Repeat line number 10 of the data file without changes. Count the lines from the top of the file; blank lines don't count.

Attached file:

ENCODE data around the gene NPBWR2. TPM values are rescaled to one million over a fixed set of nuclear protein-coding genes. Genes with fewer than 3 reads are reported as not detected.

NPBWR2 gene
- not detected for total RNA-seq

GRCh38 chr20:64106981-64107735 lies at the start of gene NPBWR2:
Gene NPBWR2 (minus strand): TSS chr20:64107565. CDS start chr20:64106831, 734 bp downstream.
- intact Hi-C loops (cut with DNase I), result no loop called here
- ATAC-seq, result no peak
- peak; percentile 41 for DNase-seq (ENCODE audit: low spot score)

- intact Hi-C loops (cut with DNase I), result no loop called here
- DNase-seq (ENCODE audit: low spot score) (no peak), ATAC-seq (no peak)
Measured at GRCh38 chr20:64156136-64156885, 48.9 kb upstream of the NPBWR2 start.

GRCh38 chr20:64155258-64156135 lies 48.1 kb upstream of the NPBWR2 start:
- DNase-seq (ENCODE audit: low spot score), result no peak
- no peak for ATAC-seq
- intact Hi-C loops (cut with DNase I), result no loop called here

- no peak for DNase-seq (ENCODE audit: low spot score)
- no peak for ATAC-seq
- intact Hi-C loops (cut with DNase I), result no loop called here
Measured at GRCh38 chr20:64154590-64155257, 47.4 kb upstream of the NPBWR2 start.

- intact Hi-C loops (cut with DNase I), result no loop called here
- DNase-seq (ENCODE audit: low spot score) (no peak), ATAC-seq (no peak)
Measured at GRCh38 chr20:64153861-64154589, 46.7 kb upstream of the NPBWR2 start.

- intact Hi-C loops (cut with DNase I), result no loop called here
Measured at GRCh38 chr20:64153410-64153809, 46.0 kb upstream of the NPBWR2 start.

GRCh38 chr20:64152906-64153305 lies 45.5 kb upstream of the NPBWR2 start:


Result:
- DNase-seq (ENCODE audit: low spot score) (no peak), ATAC-seq (no peak)